Jayalalithaa, Mamata Banerjee and women leaders: Linguistic sexism pollutes our political vocabulary
Jayalalithaa was not very different in this respect – dictatorial and imperious in her style of functioning. She walled herself up behind a screen of inaccessibility.
Indira Gandhi was once ‘lauded’ as “the only man in cabinet of old women.” The sexist description – supposedly a tribute to Gandhi – was, simultaneously, a slight to women in general. This, unfortunately, is the kind of linguistic sexism that has peppered our political vocabulary, particularly in the way we tend to describe women leaders. The analytical frameworks within which these women leaders are studied are more often than not layered with sexism.
Unlike their male counterparts, women leaders are usually described with gendered and negative adjectives like ‘mercurial,’ ‘emotional,’ ‘unpredictable,’ and ‘moody.’ Such terms were frequently used in reference to J Jayalalithaa during her long and eventful political tenure.
They are also routinely used in conversations surrounding two other significant women leaders – Mamata Banerjee and Mayawati. These women’s personalities and their political modes of functioning are always commented on using an inherently patriarchal vocabulary.
Though dictatorial tendencies among male leaders are often taken for granted (or even celebrated,) the very same tendencies in women meet with greater flak or acidic criticisms. Jayalalithaa, for instance, was perhaps no more dictatorial than any other male political leader of significance (all political parties are ruled by a supreme leader who rules with an iron hand). Yet, the AIADMK leader’s authoritarian ways arguably attracted more flak than has, say, Bihar Chief Minister Nitish Kumar’s autocratic way of functioning. And this is just one among many examples of male leaders who are known for brooking little or no dissidence within their parties, and for expecting unwavering and uncritical loyalty from colleagues.
Jayalalithaa was not very different in this respect – dictatorial and imperious in her style of functioning. She walled herself up behind a screen of inaccessibility. That image deified her, striking fear and admiration in the hearts of her colleagues, as well as the people at large. It’s interesting to note in this context that admirers of both Jayalalithaa and Mamata Banerjee have admiringly depicted these leaders as Goddess Durga; a symbol of divine, feminine power.
In many ways, Jayalalithaa and Mamata Banerjee share some parts of their political trajectory. If the AIADMK chief was the ‘other woman’ (MGR introduced her to politics but she never was the outsider within in his life,) Banerjee had no mentor when she entered politics. Like Jayalalithaa, Banerjee was subjected to personal and political humiliation, to physical attacks by the CPI–M. Both women survived and went to on to become leaders occupying centerstage of regional and national politics.
In her obituary of Jayalalithaa in The Indian Express, Vaasanthi (author of Amma: Jayalalithaa’s Journey from Movie Star to Political Queen,) writes: “She realised that the leader had to be projected as an exalted being with rare or superhuman qualities and the followers necessarily were mere mortals, upon whom she showered her grace.” The AIADMK chief knew that all over the world, creating a powerful aura has been an effective strategy used by powerful leaders to control their respective party organisations. “It was more of a necessity for her, having to survive in a male-dominated chauvinistic political arena,” Vaasanthi opines.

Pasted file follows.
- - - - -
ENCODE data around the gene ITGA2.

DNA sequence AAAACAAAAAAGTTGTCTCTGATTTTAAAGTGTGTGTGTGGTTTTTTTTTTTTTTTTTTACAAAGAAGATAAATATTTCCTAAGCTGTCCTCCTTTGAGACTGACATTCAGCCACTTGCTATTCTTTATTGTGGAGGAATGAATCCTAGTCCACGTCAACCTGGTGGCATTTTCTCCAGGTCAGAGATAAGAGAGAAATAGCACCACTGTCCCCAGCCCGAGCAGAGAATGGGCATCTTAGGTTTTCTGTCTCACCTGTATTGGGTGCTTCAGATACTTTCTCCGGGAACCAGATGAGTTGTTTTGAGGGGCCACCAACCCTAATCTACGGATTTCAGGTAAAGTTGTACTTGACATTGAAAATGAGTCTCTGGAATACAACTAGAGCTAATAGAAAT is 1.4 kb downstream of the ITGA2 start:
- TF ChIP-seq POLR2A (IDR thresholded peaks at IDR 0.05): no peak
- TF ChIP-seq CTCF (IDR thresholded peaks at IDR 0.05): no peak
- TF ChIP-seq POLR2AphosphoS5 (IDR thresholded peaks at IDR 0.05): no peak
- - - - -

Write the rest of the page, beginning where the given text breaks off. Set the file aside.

Herein lies the essence of Jayalalithaa’s personal and political narrative. It would be impossible to undermine the impact of her early years – when she was mentored and dominated by political patron MG Ramachandran – on the personality that she evolved for the public. After breaking free of MGR’s influence she evolved into an independent political power house.
The death of MGR left her vulnerable to attacks within her own party, as well as from her opponents outside. MGR, as Jayalalithaa had on occasions mentioned, did not facilitate her emergence within the party. She faced a tough and lonely challenge, which she did successfully overcome. Once she held the reins of her party in a tight grasp, she became deified as Amma. But the journey to that ultimate position of power was traumatic and tough. Jayalalithaa suffered a great deal of humiliation – both physical and mental – at the hands of her male party colleagues. Not surprisingly, these experiences left an indelible impression on her.
In 1989, in the presence of then DMK Chief Minister M Karunanidhi, she was viciously, physically attacked on the floor of the Tamil Nadu assembly. Jayalalithaa left the assembly precincts, and the next time that she entered that same building was when she was elected chief minister two years later. Similar to Mamata Banerjee who, years after being dragged from Writers’ Buildings by her hair during a protest, eventually took control of that building.
Scandals, corruption, and criticism aside, no remembrance of leaders like Jayalalithaa can overlook these symbolically powerful moments of reversal and triumph, and the battles of sexism that she had to fight.
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